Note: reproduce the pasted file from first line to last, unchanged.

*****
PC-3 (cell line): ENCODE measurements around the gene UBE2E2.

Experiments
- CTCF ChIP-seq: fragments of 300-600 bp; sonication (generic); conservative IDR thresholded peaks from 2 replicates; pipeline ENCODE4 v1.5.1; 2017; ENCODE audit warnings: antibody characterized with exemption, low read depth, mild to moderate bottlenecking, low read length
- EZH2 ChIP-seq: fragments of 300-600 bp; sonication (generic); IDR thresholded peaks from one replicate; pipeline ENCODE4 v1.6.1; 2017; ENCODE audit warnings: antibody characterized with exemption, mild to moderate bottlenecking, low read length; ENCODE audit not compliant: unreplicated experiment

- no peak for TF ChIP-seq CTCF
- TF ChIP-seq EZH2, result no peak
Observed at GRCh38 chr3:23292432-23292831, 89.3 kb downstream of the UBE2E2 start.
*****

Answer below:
PC-3 (cell line): ENCODE measurements around the gene UBE2E2.

Experiments
- CTCF ChIP-seq: fragments of 300-600 bp; sonication (generic); conservative IDR thresholded peaks from 2 replicates; pipeline ENCODE4 v1.5.1; 2017; ENCODE audit warnings: antibody characterized with exemption, low read depth, mild to moderate bottlenecking, low read length
- EZH2 ChIP-seq: fragments of 300-600 bp; sonication (generic); IDR thresholded peaks from one replicate; pipeline ENCODE4 v1.6.1; 2017; ENCODE audit warnings: antibody characterized with exemption, mild to moderate bottlenecking, low read length; ENCODE audit not compliant: unreplicated experiment

- no peak for TF ChIP-seq CTCF
- TF ChIP-seq EZH2, result no peak
Observed at GRCh38 chr3:23292432-23292831, 89.3 kb downstream of the UBE2E2 start.